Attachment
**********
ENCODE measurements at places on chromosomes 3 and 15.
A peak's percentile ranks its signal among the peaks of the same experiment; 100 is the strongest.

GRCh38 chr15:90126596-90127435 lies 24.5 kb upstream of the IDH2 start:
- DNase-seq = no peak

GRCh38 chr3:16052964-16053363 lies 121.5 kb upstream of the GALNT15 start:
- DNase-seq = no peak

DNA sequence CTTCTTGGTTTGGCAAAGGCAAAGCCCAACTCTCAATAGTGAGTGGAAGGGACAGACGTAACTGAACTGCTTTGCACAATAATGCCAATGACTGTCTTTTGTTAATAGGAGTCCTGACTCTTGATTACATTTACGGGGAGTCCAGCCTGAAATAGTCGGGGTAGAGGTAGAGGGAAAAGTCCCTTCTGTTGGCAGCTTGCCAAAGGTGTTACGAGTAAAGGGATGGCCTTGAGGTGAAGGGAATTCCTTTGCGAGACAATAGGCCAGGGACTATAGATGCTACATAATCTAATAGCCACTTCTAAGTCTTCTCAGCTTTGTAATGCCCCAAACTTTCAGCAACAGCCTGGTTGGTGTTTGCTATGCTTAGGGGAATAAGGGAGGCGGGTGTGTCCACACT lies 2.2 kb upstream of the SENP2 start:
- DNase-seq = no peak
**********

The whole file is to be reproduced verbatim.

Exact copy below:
ENCODE measurements at places on chromosomes 3 and 15.
A peak's percentile ranks its signal among the peaks of the same experiment; 100 is the strongest.

GRCh38 chr15:90126596-90127435 lies 24.5 kb upstream of the IDH2 start:
- DNase-seq = no peak

GRCh38 chr3:16052964-16053363 lies 121.5 kb upstream of the GALNT15 start:
- DNase-seq = no peak

DNA sequence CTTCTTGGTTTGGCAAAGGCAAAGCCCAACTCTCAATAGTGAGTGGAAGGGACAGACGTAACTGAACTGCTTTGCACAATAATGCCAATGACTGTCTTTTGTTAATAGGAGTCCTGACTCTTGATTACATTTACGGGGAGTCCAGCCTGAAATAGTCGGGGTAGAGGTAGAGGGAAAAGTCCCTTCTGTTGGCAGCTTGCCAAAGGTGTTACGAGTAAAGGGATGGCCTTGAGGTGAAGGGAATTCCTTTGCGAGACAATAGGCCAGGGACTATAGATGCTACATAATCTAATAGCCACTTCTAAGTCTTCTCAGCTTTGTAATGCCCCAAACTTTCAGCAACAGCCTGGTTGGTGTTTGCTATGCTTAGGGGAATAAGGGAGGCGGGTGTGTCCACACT lies 2.2 kb upstream of the SENP2 start:
- DNase-seq = no peak